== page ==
With a few Lebanese names solidified on the regional stage of furniture design, Lebanon is becoming more aware of furniture as an art form and investment. Executive spoke with some of the country’s biggest players in the field to discover where Lebanese designers are in the maturing world of Arab furniture design.
Art that you sit on
American University of Beirut graduate and London-based designer, Zaha Hadid, made a series of 24 chairs for international architecture and design firm Sawaya & Moroni, the prices for which start at $150,000. This price tag may come as a shock, but Gregory Gatserelia, founder of Beirut-based Gatserelia Design, urges customers to look at the pieces as assets.
“It’s not money paid, it’s money invested,” he says. “So I tell my clients that art is money well invested if you have a good consultant.” Gatserelia just opened SMO Gallery in Beirut to showcase his favorite collections, which include a couch and table of his own design.
Gatserelia says that the creative Lebanese crowd is becoming more and more interested in attending art galleries and shows and they are more aware of certain “collector pieces” or newly available pieces at galleries and showrooms. He works on behalf of clients to acquire those items. Gatserelia’s main business remains interior and architecture design, mostly of Middle East and North African residential and commercial projects, and he is now commissioned to work on the architecture and interiors of the 200 villas in the upcoming Nikki Resorts in Croatia.
“We just commissioned Ross Lovegrove to design a set of suspension lights and a dining room table that is molded into one unique piece, to be installed in a client’s Sursock residence. It’s molded in fiber-carbon through a technology we can’t master here in Lebanon,” he says.
The exclusivity of the piece (only two were made alongside the original) will allow the owner to ask “three or four times” the piece’s original cost, if and when he sells it.
Despite investment considerations, Gatserelia is careful to keep ‘passion’ as a main ingredient in the art collection process, even though anything that’s properly marketed can be made into an investment item.
“If I see that [someone] is not interested [in the quality of the art], [I will] never get rid of a piece to a person who doesn’t appreciate it, just because [they] have the money.”
A particular soft spot shows for his favorite pieces: “I have pieces [a set of stools] designed by Bernard Khoury that I consider more valuable than all my pieces combined.”
It’s all about the name
With few competitors in the field of Lebanese furniture design, Nada Debs, chief executive officer of design company East & East, has carved out a profitable niche for herself after originally starting out as an interior designer.
Debs’s uniquely Middle Eastern outlook makes her pieces instantly recognizable — a plus that has helped her build her brand since she returned to Lebanon from London. Debs is most known for the “arabesque modern Arabic style” throughout her hand-made furniture lines.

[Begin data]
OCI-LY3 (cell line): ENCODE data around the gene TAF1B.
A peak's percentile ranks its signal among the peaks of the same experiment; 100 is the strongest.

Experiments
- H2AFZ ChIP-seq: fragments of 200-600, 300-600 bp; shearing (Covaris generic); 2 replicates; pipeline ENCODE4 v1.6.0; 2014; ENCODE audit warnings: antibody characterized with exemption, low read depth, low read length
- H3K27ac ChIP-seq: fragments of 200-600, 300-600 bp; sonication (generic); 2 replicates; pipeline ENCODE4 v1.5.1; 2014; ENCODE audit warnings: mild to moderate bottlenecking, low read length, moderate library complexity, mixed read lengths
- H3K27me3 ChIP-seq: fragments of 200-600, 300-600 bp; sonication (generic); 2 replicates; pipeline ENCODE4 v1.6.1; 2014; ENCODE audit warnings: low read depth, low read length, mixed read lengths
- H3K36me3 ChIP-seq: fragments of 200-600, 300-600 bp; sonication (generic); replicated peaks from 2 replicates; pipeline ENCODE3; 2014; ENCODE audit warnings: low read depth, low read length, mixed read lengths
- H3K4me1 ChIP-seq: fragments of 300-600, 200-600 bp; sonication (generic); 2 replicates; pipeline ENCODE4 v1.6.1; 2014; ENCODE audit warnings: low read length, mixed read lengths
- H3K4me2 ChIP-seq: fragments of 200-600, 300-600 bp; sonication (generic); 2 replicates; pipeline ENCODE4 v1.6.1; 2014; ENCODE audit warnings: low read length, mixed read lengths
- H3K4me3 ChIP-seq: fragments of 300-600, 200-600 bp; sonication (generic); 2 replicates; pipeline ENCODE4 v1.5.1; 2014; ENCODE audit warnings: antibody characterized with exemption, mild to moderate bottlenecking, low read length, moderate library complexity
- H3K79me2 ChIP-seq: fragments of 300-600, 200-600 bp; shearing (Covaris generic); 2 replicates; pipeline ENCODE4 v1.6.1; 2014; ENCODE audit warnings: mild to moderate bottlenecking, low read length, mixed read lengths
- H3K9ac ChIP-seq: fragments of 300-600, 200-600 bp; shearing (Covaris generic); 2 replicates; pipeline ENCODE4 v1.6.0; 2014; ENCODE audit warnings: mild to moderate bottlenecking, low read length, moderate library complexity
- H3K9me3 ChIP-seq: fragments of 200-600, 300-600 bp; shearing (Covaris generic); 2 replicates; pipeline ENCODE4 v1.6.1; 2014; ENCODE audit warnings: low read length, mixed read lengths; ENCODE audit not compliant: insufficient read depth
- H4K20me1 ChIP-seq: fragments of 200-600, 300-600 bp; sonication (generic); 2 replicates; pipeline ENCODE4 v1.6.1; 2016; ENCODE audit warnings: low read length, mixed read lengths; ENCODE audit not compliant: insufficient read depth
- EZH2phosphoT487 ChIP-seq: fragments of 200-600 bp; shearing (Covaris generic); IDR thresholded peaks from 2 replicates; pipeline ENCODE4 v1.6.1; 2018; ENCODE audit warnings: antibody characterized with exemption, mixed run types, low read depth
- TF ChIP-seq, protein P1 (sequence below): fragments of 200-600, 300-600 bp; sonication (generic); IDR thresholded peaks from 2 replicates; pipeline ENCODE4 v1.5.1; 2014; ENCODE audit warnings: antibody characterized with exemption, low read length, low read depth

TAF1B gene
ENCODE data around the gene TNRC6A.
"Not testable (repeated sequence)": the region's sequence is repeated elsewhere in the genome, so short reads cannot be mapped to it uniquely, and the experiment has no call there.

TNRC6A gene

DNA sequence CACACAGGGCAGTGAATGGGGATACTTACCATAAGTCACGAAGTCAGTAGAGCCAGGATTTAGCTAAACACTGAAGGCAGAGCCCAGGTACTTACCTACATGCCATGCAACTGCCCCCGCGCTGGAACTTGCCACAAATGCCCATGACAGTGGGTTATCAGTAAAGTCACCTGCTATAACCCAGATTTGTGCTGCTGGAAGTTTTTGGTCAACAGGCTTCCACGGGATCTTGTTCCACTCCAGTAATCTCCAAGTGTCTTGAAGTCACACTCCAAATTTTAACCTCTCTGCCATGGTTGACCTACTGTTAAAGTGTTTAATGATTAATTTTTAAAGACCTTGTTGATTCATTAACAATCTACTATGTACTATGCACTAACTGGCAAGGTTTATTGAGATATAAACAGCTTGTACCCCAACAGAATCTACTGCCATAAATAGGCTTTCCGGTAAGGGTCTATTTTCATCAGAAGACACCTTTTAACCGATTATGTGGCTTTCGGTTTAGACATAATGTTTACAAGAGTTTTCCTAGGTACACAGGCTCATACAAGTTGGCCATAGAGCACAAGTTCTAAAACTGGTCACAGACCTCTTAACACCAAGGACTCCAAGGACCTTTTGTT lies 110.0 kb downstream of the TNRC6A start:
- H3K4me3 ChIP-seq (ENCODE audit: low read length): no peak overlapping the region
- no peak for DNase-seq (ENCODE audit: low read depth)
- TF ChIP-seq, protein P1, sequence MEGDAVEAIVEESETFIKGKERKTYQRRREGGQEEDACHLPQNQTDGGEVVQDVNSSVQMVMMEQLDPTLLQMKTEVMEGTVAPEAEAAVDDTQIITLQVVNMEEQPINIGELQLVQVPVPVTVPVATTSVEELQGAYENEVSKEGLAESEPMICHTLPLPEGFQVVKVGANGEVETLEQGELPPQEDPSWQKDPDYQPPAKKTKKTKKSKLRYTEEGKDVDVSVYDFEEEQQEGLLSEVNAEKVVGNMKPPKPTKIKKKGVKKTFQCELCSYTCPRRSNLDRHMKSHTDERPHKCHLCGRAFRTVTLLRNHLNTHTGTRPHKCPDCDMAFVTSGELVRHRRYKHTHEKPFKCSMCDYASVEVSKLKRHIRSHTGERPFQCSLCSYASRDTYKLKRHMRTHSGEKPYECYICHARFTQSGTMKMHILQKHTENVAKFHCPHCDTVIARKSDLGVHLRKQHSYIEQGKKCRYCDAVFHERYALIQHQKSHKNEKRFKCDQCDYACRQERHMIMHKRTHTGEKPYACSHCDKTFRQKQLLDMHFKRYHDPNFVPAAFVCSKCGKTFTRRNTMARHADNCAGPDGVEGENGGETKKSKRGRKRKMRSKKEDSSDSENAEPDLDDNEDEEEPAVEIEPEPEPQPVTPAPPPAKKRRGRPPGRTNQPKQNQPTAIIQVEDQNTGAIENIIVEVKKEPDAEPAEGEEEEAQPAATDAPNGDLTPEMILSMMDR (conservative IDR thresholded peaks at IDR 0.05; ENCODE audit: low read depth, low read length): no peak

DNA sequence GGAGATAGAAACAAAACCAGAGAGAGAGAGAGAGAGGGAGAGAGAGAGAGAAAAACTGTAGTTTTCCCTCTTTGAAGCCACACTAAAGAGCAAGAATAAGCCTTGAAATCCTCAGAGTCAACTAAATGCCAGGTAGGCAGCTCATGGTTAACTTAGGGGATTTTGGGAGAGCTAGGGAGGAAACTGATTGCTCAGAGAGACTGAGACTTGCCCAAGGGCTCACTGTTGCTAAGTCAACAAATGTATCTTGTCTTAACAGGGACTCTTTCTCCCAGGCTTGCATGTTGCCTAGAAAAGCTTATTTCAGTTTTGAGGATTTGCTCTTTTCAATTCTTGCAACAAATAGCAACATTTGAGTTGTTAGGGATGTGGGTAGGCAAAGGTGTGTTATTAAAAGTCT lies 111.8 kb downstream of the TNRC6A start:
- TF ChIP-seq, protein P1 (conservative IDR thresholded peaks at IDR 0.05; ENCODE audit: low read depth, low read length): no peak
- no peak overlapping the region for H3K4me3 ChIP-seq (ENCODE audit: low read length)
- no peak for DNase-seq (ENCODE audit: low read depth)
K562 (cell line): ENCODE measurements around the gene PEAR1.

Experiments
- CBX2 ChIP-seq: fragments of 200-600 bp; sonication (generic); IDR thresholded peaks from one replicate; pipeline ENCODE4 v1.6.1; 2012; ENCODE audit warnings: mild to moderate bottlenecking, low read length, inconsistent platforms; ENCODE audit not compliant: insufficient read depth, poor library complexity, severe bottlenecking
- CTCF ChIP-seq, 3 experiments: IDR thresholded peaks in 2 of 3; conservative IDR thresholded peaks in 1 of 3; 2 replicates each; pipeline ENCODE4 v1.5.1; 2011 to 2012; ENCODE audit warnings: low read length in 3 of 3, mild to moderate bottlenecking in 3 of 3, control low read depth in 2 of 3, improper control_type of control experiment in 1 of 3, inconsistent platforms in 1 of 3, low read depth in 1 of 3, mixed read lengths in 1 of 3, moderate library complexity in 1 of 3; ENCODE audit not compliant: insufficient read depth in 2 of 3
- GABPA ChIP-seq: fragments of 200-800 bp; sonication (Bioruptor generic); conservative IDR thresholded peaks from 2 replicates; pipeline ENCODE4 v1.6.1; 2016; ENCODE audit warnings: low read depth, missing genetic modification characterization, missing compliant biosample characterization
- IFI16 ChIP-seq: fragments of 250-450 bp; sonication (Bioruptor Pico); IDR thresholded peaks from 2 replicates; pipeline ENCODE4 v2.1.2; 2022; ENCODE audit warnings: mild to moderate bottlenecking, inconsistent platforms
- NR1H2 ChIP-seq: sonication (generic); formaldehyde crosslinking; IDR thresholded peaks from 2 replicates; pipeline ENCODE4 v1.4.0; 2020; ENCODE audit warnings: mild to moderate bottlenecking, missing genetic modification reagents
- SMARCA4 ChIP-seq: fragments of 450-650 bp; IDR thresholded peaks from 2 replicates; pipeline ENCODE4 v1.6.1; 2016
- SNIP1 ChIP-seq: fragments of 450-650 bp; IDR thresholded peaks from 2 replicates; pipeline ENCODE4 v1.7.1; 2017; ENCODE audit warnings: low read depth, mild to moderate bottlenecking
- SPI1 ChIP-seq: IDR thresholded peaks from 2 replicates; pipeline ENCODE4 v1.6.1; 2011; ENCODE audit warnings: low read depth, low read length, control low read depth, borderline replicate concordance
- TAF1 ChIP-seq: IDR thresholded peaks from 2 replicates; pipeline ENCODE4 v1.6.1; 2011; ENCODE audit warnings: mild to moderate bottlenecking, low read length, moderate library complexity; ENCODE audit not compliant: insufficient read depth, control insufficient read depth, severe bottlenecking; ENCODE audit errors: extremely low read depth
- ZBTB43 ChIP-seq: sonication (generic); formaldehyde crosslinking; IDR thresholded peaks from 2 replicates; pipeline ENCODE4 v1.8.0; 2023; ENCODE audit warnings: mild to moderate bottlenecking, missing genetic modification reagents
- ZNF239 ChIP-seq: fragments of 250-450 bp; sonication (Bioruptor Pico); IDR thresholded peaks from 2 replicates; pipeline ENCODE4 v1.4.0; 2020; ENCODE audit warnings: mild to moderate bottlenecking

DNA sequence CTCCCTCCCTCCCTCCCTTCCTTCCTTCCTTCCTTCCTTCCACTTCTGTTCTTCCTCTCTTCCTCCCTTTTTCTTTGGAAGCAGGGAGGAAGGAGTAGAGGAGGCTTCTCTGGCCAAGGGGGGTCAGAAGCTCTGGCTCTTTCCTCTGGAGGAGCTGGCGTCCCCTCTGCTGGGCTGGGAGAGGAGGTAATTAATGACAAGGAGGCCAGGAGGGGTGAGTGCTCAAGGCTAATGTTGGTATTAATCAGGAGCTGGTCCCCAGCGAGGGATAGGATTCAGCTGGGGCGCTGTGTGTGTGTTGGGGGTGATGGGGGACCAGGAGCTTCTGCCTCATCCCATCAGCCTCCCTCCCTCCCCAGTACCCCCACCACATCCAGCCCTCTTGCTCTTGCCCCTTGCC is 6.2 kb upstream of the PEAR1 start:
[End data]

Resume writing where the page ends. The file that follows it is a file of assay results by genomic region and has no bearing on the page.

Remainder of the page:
Her company’s name represents the combination of Far Eastern sensibility and Middle Eastern details. The popular mix allows for shipments all over the world, with 40 percent of her products sold abroad, mostly in the Gulf.
“Our customers from the West see our pieces as exotic and authentic, whereas our Middle Eastern customers like the craftsmanship element and handmade detail, which reflect our culture and emotional belonging to the region. Even in the [Gulf Cooperation Council], people who originally liked the whole contemporary Italian look now prefer more subtle furniture and warm colors,” said Debs.
Her limited edition series, ‘Middle East Bling Bling’, included pieces, such as an arabesque chair and a chrome pebble table, infused with mother of pearl. Price-tags for tables in this line begin at $60,000.
Though she admits that many people think her work is overpriced, rising costs of labor and materials leave her with little room to maneuver.
“In the Arab world, labor isn’t cheap like in China. Import taxes make the price 30 percent more, as pieces are made with imported wood, brass and chrome,” she says.
But customers still save on local brands when compared to importing European-made products, which are more expensive, even if they are machine-made. But that won’t be the case for long, it seems. “Definitely, people are more interested in local craftsmanship, not commercial pieces,” says Debs. The proof is in the numbers, as revenues for Debs have grown about 10 times since she started a decade ago, she says.
But it is the corporate deals and special orders that keep her name rapidly circulating in a region that has a sweet tooth for known, often foreign, brands.
As an example of her growing regional prominence, 700 small pieces, such as vases and candleholders, were shipped off to a Middle Eastern royal family last year, and similar bulk orders are popular among Middle Eastern companies who distribute the items among employees as end-of-year gifts.
Recently the Museum of Modern Art in Qatar purchased a “concrete carpet,” which will be exhibited as an art installation and will be part of their permanent collection.
Entrepreneurship organization Endeavor Lebanon, whose London International Selection panel of six judges chose Nada Debs (and another Lebanese business) out of companies from 8 countries, sees potential in Debs and plans to make her company a globally recognizable brand.